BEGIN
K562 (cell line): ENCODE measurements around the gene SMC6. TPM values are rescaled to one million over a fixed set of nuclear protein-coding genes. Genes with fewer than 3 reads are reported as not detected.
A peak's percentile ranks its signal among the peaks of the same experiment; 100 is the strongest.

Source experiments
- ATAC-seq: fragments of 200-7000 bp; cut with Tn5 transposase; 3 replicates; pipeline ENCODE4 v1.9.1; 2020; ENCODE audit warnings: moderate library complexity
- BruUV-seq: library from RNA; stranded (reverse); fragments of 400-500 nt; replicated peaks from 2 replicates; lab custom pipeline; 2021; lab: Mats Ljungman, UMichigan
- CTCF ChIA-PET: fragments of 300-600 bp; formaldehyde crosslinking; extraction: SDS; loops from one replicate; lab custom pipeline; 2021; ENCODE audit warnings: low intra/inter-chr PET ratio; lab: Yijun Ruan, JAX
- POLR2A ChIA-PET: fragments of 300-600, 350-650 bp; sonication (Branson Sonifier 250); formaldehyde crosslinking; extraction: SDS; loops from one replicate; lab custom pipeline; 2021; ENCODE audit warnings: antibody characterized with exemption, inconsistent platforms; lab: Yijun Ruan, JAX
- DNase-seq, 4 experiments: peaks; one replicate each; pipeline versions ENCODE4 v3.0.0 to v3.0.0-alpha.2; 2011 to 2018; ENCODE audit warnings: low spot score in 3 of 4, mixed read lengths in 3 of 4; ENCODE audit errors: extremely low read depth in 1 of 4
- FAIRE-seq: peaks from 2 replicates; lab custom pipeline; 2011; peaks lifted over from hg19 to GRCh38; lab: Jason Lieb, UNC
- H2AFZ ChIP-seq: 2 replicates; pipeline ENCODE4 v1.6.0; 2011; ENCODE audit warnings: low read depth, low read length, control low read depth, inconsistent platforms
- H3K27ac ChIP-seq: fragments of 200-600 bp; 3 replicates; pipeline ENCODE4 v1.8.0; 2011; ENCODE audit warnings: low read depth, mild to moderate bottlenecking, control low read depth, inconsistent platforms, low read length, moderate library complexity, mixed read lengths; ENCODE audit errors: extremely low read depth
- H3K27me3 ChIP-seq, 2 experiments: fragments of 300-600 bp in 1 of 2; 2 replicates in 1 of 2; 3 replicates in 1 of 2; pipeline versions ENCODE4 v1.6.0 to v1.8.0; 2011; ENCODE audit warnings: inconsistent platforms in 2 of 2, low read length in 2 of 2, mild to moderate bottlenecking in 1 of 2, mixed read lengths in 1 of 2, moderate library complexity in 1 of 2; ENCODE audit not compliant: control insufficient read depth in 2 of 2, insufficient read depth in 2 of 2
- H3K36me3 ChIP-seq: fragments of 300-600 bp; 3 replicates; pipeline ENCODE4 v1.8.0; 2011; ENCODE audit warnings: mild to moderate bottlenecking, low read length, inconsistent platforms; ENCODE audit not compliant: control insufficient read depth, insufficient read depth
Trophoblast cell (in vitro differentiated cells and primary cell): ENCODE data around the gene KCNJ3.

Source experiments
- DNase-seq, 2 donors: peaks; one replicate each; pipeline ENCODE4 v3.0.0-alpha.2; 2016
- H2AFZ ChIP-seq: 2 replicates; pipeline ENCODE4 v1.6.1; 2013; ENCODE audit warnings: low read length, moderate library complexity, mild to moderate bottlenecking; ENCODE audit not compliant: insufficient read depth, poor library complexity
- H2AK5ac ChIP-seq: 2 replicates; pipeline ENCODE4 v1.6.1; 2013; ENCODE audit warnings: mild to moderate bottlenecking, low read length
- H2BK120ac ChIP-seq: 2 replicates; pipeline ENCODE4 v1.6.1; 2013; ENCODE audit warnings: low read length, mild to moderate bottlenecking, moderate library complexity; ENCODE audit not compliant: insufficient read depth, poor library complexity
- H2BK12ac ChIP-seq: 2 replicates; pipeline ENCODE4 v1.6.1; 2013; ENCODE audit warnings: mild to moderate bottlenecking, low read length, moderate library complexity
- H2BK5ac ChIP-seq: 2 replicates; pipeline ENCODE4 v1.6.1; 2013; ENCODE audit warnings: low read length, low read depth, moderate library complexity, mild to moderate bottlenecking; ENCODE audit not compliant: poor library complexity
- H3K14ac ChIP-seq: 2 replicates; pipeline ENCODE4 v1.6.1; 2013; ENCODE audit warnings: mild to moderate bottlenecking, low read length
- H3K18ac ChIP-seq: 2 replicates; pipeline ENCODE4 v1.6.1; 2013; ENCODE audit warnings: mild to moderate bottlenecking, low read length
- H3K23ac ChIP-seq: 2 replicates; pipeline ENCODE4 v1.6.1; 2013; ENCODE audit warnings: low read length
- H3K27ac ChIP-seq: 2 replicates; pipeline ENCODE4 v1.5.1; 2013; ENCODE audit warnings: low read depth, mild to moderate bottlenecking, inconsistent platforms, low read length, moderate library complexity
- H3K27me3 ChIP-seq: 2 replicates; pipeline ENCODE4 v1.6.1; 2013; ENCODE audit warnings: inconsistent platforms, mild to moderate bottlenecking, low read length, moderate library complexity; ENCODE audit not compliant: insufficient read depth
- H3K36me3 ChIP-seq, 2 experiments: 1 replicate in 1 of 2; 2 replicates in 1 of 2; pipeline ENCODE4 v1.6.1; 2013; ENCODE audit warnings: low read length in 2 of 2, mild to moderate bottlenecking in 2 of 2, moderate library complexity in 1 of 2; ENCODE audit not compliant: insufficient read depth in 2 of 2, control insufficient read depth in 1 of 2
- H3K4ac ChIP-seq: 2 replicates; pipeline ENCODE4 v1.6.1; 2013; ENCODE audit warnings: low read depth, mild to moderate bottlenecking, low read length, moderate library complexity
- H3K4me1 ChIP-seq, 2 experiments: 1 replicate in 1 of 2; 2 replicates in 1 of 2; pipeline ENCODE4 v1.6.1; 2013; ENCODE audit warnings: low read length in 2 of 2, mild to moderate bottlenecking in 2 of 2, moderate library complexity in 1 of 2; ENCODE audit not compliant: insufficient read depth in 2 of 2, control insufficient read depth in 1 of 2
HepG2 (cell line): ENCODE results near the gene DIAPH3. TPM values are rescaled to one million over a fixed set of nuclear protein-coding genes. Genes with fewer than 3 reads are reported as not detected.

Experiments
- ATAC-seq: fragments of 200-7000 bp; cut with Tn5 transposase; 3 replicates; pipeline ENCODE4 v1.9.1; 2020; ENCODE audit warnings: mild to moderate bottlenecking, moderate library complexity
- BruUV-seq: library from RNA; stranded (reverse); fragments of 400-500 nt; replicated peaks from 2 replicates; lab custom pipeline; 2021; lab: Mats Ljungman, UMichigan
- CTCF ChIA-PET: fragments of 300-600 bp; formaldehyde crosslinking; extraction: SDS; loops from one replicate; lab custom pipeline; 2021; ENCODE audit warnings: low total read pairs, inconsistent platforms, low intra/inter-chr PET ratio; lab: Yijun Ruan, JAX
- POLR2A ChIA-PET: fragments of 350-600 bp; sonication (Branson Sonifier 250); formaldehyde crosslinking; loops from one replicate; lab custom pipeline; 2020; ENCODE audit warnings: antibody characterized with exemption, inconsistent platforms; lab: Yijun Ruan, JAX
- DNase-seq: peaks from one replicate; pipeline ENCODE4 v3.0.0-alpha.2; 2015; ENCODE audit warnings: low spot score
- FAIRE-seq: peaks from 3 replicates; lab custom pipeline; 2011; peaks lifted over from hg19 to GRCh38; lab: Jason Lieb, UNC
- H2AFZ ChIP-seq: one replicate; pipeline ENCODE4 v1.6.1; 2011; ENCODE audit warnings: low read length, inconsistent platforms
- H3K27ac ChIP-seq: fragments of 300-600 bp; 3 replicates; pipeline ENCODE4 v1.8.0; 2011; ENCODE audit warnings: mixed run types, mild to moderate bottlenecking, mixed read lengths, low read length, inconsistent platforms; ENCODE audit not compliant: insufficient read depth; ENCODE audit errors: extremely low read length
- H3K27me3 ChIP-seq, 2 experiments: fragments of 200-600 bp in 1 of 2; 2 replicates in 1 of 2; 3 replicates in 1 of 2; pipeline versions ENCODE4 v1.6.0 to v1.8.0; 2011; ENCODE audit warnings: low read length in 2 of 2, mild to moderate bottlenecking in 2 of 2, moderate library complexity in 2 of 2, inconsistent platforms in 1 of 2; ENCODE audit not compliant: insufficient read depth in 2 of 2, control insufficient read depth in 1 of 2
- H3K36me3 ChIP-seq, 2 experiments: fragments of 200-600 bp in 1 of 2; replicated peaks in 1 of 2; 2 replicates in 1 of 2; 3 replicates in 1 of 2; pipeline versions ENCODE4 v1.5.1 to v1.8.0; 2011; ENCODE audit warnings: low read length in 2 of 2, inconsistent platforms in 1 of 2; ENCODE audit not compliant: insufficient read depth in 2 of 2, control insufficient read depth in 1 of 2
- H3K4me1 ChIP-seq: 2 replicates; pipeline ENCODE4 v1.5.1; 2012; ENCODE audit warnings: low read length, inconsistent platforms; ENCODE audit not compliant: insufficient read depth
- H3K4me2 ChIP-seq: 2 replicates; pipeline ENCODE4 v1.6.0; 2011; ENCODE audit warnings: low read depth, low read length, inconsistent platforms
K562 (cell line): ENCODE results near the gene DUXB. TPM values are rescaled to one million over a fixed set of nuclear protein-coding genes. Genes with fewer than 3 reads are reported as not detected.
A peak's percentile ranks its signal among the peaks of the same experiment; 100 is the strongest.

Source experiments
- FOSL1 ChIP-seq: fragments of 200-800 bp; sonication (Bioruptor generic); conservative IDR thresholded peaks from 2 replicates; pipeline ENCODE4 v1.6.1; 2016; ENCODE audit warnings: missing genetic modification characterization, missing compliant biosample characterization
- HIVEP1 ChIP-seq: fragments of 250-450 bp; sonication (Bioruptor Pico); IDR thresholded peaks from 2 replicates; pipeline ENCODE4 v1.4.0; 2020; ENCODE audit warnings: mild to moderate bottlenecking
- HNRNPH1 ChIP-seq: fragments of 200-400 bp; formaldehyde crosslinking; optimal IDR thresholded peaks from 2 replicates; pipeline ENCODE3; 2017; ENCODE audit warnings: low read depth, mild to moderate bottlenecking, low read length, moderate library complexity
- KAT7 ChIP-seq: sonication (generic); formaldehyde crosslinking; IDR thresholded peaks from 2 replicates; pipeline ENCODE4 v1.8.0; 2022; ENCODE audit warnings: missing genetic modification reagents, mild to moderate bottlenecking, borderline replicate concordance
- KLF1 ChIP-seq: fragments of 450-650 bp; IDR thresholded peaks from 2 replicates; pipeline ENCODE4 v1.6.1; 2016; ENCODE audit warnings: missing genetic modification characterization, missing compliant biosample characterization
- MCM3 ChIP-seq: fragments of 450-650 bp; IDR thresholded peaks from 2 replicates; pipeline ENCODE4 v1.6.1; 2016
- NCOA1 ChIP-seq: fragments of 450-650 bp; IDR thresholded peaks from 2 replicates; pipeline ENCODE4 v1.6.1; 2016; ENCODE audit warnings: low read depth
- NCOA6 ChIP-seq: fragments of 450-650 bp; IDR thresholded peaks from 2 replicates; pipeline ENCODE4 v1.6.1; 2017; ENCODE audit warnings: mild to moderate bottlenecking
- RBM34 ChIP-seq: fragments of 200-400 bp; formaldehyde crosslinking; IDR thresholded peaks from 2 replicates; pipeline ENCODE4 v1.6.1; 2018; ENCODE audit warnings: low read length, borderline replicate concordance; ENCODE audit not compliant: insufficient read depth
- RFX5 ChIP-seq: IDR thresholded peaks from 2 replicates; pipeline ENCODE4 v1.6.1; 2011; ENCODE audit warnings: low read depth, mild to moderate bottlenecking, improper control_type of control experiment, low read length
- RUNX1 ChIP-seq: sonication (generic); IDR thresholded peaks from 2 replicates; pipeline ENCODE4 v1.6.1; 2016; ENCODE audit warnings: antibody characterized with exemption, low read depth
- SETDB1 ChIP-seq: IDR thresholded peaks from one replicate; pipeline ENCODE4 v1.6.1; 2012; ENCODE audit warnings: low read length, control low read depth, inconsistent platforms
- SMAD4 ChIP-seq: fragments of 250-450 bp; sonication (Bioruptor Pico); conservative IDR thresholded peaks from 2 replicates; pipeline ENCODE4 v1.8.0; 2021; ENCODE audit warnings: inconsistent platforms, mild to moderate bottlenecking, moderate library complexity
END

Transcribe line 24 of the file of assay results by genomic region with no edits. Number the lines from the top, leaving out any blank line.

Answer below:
- H3K23ac ChIP-seq: 2 replicates; pipeline ENCODE4 v1.6.1; 2013; ENCODE audit warnings: low read length